On Tuesday morning, my girlfriend messaged me at 8am telling me how thick the London city air and how hot it already was. As she was messaging me that, I was sat outside in the countryside enjoying breakfast in the sunny weather with a cool breeze keeping everything comfortable.
We’re only about 50 miles away, so there isn’t too much variability in the weather, however, there was about three degrees of temperature difference on Tuesday and as much as five degrees difference today when temperatures are expected to reach record-breaking levels.
So why is there so much difference?
The Urban Heat Island
As we’ve become an increasingly urbanised species we’ve built huge concrete jungles to satisfy almost every need we have. However, the materials and way that these cities have been built have also made them almost insufferable during the hot weather. Add in the heat energy created by transport and huge numbers of people in a small area and it’s no surprise our cities are much hotter than rural areas that surround them.
The image below shows the Urban Heat Island Effect in London. The redder the area, the hotter that part of the city. In comparison, areas that are greener are almost ten degrees cooler. If you look towards the west of London, just south of the river, there is a patch of green surrounded by the darker oranges and reds that indicate higher temperatures; that area there is Richmond Park.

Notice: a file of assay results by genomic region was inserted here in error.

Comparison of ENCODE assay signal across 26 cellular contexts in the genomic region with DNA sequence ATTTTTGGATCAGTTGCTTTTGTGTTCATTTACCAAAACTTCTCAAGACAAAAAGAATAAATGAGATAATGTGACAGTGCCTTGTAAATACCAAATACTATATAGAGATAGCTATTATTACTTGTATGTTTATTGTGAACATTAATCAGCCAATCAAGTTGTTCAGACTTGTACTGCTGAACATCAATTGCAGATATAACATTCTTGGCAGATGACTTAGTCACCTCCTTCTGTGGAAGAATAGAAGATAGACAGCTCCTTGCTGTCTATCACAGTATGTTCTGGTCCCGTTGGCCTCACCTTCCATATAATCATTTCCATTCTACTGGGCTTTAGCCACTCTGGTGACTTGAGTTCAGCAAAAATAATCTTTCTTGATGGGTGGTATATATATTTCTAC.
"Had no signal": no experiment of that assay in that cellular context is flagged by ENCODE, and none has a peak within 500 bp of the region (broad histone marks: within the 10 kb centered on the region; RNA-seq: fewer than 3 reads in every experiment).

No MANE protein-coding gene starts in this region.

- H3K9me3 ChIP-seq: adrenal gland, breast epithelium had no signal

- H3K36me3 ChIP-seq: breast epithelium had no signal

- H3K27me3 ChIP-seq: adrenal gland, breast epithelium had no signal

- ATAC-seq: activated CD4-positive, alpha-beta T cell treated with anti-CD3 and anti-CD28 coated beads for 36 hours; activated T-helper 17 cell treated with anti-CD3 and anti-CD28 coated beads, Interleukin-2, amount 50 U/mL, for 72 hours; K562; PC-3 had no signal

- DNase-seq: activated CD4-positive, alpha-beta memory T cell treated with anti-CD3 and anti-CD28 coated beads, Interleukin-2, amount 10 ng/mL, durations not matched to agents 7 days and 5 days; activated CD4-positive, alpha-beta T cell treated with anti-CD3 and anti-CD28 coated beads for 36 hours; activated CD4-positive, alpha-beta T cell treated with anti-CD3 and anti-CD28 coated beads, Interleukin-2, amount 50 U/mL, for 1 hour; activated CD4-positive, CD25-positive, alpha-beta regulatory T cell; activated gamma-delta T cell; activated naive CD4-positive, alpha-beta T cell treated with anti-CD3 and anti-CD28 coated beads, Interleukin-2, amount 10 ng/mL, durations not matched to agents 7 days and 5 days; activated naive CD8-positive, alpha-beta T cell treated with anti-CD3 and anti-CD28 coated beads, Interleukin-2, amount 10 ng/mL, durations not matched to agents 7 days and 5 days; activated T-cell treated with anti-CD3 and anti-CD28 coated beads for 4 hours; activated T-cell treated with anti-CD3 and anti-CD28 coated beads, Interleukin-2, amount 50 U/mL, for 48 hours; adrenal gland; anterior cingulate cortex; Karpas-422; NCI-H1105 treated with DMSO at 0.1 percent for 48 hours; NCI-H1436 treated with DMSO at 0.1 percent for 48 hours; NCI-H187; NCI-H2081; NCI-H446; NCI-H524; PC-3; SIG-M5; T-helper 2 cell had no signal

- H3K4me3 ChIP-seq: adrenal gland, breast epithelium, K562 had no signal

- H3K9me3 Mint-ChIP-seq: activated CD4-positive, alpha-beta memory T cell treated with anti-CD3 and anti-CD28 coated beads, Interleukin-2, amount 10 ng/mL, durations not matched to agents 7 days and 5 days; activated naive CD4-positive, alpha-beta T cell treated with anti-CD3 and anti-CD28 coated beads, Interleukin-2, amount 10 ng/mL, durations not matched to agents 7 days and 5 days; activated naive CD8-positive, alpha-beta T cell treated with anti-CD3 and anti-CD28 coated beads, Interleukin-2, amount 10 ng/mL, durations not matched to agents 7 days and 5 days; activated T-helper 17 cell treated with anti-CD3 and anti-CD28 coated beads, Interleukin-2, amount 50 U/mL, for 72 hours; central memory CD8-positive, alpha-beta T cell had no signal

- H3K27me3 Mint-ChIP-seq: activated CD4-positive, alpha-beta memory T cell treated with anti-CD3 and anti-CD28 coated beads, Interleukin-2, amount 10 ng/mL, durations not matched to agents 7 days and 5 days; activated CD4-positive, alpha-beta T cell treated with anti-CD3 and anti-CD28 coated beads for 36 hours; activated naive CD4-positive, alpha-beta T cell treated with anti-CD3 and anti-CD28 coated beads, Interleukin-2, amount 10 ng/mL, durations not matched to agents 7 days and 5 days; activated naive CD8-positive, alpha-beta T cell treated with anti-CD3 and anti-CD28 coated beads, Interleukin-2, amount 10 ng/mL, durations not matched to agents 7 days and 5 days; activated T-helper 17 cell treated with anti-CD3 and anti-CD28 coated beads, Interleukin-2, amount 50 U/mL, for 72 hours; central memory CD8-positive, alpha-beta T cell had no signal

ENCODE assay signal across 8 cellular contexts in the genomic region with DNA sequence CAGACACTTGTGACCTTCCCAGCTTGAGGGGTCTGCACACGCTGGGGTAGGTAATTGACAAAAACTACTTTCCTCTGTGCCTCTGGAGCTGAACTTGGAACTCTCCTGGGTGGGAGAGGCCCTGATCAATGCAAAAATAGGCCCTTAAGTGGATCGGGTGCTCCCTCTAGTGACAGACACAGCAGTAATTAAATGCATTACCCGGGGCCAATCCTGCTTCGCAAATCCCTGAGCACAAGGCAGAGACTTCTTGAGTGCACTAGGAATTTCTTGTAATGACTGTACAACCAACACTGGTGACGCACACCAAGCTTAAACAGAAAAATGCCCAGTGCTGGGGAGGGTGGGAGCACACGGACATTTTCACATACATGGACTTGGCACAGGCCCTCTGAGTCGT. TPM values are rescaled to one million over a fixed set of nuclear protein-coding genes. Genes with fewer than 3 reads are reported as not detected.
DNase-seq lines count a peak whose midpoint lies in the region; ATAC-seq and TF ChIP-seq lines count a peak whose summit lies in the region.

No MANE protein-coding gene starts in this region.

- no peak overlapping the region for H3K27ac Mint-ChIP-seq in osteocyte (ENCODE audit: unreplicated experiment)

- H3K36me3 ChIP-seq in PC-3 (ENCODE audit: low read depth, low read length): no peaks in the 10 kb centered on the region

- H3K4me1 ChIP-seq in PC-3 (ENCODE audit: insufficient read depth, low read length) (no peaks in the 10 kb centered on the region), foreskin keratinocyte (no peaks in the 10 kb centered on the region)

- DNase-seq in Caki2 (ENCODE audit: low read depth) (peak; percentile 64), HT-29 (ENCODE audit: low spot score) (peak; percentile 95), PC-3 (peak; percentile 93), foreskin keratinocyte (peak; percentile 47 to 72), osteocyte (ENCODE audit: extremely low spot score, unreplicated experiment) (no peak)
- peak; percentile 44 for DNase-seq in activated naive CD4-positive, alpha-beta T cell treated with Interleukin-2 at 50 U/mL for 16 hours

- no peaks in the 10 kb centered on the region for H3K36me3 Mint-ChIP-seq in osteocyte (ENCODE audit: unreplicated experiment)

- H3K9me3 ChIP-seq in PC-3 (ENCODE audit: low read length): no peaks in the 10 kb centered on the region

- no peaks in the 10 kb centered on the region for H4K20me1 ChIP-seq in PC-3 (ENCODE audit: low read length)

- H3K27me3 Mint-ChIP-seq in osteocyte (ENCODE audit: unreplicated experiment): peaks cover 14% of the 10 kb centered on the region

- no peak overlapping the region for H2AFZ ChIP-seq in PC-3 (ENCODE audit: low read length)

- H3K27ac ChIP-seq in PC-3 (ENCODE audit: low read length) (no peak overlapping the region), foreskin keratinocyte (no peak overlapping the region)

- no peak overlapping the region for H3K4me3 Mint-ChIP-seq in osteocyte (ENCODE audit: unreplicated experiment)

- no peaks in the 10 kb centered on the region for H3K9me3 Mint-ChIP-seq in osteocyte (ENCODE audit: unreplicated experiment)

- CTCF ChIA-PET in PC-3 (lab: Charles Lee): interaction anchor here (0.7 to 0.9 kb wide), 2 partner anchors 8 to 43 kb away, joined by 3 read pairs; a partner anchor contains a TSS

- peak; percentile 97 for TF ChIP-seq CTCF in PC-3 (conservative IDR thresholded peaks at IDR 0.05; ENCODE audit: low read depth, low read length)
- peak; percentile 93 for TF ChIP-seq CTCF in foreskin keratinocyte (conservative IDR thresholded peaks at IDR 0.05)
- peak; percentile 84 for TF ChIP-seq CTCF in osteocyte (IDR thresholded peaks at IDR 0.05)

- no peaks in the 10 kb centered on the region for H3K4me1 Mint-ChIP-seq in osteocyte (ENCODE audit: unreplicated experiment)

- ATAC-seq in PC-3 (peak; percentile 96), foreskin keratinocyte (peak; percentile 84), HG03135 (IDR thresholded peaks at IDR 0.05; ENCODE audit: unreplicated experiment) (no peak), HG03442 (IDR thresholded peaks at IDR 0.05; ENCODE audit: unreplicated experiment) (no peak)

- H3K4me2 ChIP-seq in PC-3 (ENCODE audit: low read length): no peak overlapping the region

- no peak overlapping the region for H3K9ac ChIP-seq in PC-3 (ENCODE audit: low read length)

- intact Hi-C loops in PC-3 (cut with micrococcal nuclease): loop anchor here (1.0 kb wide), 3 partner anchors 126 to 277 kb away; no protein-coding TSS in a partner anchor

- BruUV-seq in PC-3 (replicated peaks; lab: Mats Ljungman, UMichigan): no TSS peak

A similar image of New York City shows just how much warmer urban areas are compared to parkland and other green areas.
Factoring in the Climate Crisis
Based on the evidence of the climate crisis and models of how the planet will continue to warm without action, our cities are only going to get hotter.
The current heatwave that has smashed temperature records in The Netherlands, Belgium and Germany, and has also led to extreme heat in the UK. Although not quite beating the hottest ever recorded temperature of 38.5℃, much of the UK has sweltered with urban areas recording the hottest temperatures. Trains are running a reduced service in and out of London and the London Underground has recorded temperatures of 42 degrees!
As the climate crisis creates hotter conditions during summer months, cities in the UK, Europe and around the world are going to become more and more difficult to live and work in. Our urban areas need a complete redesign with climate-sensitive considerations that will allow urban areas to remain livable as the planet continues to warm.
How Can We Reduce the Urban Heat Island Effect?
Realistically we aren’t all just going to leave cities. Nor can we tear them down and rebuild them quickly. What we need to do is adapt and redesign our cities. We can change what is currently being built and what will be built in the future to be more climate-sensitive as well as making even just small changes that can help make a city more livable.
1. Urban Greening
There’s a very simple reason why cities are also known as ‘concrete jungles’. The natural environment that once existed is replaced by highrise buildings and shopping centres with extensive green areas relegated to the urban-rural boundaries.
As shown in the heat maps above, parkland and areas of greenery are much cooler than typical city streets. If we’re able to bring trees along our streets, plants on the sides of buildings and just generally make our cities more green, the impact that would have on cooling streets and making them much cooler would be huge.